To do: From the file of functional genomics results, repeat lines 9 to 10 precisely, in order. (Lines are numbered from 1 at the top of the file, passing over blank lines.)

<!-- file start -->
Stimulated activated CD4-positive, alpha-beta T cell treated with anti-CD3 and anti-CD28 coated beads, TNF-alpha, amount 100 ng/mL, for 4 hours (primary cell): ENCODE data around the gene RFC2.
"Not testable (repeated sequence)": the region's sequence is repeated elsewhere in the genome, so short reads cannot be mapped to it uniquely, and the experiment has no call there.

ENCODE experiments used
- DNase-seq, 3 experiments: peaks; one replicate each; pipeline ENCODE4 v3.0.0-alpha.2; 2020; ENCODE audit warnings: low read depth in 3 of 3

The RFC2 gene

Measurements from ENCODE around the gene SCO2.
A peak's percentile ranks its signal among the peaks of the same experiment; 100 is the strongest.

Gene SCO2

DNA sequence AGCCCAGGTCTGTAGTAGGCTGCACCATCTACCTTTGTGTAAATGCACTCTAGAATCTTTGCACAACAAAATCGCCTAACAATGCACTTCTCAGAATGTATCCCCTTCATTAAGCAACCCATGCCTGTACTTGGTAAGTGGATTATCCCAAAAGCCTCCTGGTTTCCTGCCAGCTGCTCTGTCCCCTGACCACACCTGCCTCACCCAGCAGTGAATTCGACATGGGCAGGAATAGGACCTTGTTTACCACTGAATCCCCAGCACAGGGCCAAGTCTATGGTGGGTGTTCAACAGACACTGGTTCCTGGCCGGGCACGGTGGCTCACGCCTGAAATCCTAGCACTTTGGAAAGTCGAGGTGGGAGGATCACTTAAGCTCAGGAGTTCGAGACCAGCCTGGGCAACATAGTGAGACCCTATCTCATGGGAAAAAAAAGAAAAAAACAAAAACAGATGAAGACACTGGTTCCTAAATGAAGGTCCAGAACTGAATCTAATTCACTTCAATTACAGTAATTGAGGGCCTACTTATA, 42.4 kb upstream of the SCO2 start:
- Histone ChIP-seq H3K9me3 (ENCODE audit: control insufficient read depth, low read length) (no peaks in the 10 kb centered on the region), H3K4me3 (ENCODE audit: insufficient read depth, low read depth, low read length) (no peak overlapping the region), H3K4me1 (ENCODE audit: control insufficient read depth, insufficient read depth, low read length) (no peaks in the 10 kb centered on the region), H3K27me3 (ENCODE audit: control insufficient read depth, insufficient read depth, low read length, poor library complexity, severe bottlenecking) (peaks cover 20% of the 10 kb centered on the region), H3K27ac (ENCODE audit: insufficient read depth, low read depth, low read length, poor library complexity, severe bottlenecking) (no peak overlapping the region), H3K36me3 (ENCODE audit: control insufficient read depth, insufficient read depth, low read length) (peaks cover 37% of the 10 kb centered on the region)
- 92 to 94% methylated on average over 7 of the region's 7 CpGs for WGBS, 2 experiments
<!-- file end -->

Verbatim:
DNA sequence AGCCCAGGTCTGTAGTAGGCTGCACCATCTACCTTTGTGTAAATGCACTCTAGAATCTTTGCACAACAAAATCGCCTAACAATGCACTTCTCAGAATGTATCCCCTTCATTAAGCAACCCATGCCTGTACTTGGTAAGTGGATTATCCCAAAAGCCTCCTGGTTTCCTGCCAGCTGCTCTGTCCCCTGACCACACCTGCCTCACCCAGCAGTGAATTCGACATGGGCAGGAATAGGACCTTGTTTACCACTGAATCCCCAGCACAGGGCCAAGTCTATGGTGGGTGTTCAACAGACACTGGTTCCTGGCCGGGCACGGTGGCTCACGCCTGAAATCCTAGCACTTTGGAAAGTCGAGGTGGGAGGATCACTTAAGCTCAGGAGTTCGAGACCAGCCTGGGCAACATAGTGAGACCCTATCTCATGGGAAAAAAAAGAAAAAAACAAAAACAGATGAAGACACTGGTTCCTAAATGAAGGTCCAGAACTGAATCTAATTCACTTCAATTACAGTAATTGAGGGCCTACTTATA, 42.4 kb upstream of the SCO2 start:
- Histone ChIP-seq H3K9me3 (ENCODE audit: control insufficient read depth, low read length) (no peaks in the 10 kb centered on the region), H3K4me3 (ENCODE audit: insufficient read depth, low read depth, low read length) (no peak overlapping the region), H3K4me1 (ENCODE audit: control insufficient read depth, insufficient read depth, low read length) (no peaks in the 10 kb centered on the region), H3K27me3 (ENCODE audit: control insufficient read depth, insufficient read depth, low read length, poor library complexity, severe bottlenecking) (peaks cover 20% of the 10 kb centered on the region), H3K27ac (ENCODE audit: insufficient read depth, low read depth, low read length, poor library complexity, severe bottlenecking) (no peak overlapping the region), H3K36me3 (ENCODE audit: control insufficient read depth, insufficient read depth, low read length) (peaks cover 37% of the 10 kb centered on the region)